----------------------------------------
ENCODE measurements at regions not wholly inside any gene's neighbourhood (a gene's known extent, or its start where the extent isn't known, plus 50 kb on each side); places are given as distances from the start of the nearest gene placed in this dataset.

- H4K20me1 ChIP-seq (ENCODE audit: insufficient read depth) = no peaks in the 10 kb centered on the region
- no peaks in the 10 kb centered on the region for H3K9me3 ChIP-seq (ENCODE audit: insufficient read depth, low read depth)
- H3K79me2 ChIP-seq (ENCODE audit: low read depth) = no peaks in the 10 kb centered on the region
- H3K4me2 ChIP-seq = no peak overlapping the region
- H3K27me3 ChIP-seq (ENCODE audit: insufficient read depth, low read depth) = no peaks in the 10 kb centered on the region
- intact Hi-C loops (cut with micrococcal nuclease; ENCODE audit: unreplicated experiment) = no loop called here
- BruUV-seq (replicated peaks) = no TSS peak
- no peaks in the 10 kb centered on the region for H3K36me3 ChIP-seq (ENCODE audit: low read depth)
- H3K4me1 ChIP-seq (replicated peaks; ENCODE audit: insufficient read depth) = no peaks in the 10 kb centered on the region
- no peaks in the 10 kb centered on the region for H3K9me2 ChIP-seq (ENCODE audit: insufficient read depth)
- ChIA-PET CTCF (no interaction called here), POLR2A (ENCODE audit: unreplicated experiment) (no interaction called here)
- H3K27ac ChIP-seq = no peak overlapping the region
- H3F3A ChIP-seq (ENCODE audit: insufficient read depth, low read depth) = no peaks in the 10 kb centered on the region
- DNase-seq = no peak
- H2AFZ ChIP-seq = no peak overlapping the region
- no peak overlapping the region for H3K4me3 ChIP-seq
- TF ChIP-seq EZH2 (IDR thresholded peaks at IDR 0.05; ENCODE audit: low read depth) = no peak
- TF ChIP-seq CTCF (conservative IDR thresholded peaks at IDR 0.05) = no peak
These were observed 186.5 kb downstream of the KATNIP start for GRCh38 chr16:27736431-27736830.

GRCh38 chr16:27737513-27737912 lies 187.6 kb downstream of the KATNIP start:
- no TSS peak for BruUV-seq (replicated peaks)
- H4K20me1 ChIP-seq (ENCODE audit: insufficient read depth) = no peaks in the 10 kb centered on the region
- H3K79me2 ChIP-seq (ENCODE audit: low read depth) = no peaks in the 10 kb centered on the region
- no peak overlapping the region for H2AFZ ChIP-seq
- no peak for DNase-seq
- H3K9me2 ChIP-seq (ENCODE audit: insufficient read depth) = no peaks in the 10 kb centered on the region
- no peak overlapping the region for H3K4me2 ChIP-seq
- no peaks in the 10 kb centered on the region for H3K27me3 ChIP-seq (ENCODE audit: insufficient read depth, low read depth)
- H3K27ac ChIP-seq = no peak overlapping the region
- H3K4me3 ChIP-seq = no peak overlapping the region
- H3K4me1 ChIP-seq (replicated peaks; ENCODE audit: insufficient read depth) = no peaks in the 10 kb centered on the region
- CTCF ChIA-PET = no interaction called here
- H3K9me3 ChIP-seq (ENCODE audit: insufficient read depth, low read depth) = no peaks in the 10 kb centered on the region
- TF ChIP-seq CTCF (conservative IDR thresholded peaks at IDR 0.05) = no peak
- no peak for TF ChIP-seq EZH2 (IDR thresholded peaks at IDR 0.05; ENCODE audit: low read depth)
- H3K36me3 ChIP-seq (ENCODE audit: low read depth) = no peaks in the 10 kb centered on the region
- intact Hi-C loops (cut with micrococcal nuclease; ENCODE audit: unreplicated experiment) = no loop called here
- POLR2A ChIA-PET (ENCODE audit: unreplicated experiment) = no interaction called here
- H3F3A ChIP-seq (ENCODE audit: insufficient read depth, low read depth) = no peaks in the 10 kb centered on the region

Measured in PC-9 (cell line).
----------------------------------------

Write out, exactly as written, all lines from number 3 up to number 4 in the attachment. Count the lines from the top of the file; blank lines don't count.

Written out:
- no peaks in the 10 kb centered on the region for H3K9me3 ChIP-seq (ENCODE audit: insufficient read depth, low read depth)
- H3K79me2 ChIP-seq (ENCODE audit: low read depth) = no peaks in the 10 kb centered on the region